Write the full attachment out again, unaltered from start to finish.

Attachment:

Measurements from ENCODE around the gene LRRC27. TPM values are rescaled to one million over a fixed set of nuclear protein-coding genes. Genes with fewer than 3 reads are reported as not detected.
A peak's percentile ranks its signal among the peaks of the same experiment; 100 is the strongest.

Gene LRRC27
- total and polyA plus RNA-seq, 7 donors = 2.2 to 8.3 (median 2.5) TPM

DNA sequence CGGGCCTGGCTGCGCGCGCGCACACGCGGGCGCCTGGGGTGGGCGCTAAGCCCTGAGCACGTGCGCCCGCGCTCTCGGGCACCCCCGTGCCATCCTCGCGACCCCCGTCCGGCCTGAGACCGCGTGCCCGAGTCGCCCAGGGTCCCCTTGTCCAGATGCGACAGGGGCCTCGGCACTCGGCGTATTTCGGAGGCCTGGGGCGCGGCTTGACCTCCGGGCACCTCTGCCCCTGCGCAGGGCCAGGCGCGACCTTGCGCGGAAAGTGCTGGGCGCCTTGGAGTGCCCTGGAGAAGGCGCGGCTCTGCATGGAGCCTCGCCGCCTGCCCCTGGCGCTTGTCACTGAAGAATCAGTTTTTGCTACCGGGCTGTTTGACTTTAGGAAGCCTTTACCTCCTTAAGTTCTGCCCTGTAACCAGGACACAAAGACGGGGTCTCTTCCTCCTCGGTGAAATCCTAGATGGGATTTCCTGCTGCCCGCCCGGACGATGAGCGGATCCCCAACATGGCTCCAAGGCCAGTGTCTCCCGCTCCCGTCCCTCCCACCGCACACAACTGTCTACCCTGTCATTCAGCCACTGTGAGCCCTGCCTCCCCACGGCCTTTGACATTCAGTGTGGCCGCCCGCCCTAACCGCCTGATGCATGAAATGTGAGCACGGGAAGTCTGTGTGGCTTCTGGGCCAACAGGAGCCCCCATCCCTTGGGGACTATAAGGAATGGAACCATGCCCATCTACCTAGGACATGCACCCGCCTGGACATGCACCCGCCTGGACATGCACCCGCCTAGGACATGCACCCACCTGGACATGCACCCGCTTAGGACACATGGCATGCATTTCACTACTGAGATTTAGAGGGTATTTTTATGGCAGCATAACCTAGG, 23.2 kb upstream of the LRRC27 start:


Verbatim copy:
Measurements from ENCODE around the gene LRRC27. TPM values are rescaled to one million over a fixed set of nuclear protein-coding genes. Genes with fewer than 3 reads are reported as not detected.
A peak's percentile ranks its signal among the peaks of the same experiment; 100 is the strongest.

Gene LRRC27
- total and polyA plus RNA-seq, 7 donors = 2.2 to 8.3 (median 2.5) TPM

DNA sequence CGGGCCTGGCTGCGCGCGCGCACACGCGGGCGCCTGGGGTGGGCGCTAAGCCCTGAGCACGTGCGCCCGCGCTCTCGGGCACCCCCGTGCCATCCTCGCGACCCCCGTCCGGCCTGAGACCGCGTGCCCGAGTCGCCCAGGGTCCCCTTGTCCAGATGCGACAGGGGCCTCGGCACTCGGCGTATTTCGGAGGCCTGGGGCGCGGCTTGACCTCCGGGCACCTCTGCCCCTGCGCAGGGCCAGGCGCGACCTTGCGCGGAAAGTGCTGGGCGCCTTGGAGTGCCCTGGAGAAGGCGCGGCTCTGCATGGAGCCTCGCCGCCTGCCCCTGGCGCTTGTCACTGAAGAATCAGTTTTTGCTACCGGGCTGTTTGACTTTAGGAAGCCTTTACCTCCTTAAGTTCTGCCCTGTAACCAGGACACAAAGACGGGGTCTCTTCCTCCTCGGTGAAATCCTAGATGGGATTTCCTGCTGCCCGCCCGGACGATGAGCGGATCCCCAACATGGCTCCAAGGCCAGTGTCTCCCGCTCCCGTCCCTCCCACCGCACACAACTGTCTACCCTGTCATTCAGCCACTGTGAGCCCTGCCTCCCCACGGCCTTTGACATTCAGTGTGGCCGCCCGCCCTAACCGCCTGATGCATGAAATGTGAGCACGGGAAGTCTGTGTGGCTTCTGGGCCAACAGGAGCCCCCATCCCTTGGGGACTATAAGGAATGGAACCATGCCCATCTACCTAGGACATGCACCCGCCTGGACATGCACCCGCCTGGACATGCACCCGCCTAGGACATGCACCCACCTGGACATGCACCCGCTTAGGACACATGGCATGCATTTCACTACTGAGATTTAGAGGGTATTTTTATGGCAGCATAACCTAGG, 23.2 kb upstream of the LRRC27 start: